Our caravan has reached a point of perfection. We have a comfy converted Sprinter for living and a spunky little Jeep for exploring. The Jeep grants either of us the freedom to go where we want, when we want. We can enjoy 4×4 terrain not accessible to us in our van. On a more practical note, we have a spare vehicle in the event of a breakdown. And yes, the Jeep is insanely fun to drive.
It’s become important for us to have the freedom to do things separately sometimes. Go ahead and make your jokes that the honeymoon is over, but all the married couples out there will hear me loud and clear that a little breathing room is essential sometimes.
Brian and I got married a little over a year ago and we live together in our Sprinter van and on our sailboat. We are rarely more than 40 feet away from each other, which is like being roped together on a glacier for years at a time. Yes, we adore each other but sometimes we have different ideas about what to do and when to do it. I want to spend a lot of time with my friends. Brian wants to do endurance adventures which sound too painful for me to want to participate, like 40-50 mile trail runs.
We’ve done pretty well together in a small space, but we were starting to dream of a handy escape pod either of us could use whenever we wanted. We bought a Jeep from a Craigslist seller in St. George, Utah. It was reasonably priced and already had a tow bar! Score!
Immediately after buying it the Jeep began paying big dividends. I was driving it for the first time, following Brian in the Sprinter. Big, black clouds of smoke started to come out of the exhaust pipe of the Sprinter and I texted Brian frantically: “pull over!”. A hose Brian recently replaced came loose and caused the clouds of smoke. No worries, Brian hopped in the Jeep and went to the hardware store to get the correct tool to tighten the hose clamp on the new hose. Problem solved!
Next, we arrived in Springdale, Utah. Several of my friends were going to a music festival that night and I hadn’t seen them for several months. I was beyond excited to be with them and Brian wanted to relax that evening and not go out. I raced off in the Jeep and stayed out late with my friends. I felt light, elated, like the world was at my fingertips again. No longer did I need to reach consensus with my partner to go out and impulsively enjoy myself. The next evening I watched an eclipse with the same dear friends, and it became an evening I’ll always remember.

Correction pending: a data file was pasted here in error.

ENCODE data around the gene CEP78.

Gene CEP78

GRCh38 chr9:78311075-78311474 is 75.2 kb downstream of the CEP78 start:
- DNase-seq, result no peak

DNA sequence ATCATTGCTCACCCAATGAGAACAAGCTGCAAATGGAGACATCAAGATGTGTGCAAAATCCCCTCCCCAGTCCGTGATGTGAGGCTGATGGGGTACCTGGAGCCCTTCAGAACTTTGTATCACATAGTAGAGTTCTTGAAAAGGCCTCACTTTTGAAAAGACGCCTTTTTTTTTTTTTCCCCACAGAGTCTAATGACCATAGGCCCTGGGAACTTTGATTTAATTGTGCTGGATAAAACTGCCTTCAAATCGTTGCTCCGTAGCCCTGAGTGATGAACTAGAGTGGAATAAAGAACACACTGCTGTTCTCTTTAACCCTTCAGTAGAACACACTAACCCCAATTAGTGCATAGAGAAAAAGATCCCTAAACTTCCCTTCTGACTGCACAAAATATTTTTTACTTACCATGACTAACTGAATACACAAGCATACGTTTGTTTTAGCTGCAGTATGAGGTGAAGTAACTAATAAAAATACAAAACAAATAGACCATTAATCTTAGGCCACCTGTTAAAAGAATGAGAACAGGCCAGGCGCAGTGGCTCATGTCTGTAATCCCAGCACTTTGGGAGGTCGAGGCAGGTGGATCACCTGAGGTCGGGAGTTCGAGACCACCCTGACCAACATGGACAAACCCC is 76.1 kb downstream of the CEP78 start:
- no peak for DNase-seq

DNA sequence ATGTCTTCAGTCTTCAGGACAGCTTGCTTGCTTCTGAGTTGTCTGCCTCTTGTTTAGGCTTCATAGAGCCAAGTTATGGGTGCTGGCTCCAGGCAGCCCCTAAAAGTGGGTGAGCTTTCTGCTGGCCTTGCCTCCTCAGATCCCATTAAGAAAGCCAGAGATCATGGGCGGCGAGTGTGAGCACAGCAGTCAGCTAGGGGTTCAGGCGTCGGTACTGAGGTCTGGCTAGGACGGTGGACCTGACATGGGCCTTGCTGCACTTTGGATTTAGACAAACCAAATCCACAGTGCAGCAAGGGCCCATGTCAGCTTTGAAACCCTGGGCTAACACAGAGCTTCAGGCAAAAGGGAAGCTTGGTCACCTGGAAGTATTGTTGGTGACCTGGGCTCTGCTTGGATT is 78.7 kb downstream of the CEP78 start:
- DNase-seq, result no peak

The Jeep has already proven to be a great thing for us and I’m surprised more people are not towing Jeeps behind their vans. As we began to explore the idea of towing a Jeep with our Sprinter we didn’t find much information. A lot of RVs tow Jeeps but it’s rare for a van to tow a Jeep. I think MORE vans should tow Jeeps, since it makes a nomadic lifestyle more satisfying and fun.
One of my goals for this blog is to provide useful information about living in a van, so here are the details about towing the Jeep. I am just the reporter. Brian did the work, and he did a great job!
1. Get a tow bar and trailer hitch, obviously.
2. Add an Auxiliary Braking System to the Jeep
Most RVs towing Jeeps don’t have this, but a Jeep weighs little compared to the monstrous weight of a large RV. Our Jeep weighs about half what our Sprinter does, with an approximate weight of 3,300 pounds for the Jeep and 6,300 pounds for the Sprinter. The brakes on our Sprinter would wear out quickly if they were providing braking for both the Sprinter and the Jeep being towed.
Here is how our auxiliary braking system works. When the brake pedal in the Sprinter is pressed, the auxiliary braking system also presses the brake pedal in the Jeep. We chose the SMI Stay n Play Duo auxiliary brake system and have been happy with it. Brian and our wonderful family member, Tim, installed it in several hours. It does require cutting the brake line, so be ready for that. This braking system is easy to set up each time we tow, with only a simple switch to activate it.
When we’re not towing the Jeep we get about 20 mpg in our Sprinter. While towing the Jeep it decreases to 15 mpg, which we are still pretty happy with.
Driving the Sprinter while towing the Jeep feels good. Acceleration is a bit slower and so is braking, but otherwise driving it is a smooth experience. Brian and I have both driven it on highways and in cities and we agree it drives well. It is important to go more slowly on highways and to drive defensively in cities, but that’s true anytime a vehicle or trailer is being towed.
5. Never back up while towing the Jeep. No, really! Even if you’re an experienced trailer driver, like Brian, the Jeep is nearly impossible to back up successfully.
I hope after reading this more people with Sprinters will consider the added benefits of towing a Jeep. It has made living in a van better in many ways for Brian and I and we love our Jeep!
On a side note, it’s important to follow proper procedures when towing the Jeep. Towing it incorrectly will ruin the transmission. We had to rebuild the transmission in our Jeep soon after purchasing it, and the shop who repaired it suspected it was towed incorrectly by the previous owner. It’s important to follow a checklist and approach the towing process with the proper diligence. It’s kind of early for us to pay a big repair bill, and we’re quickly learning about the extra love a Jeep needs (and deserves).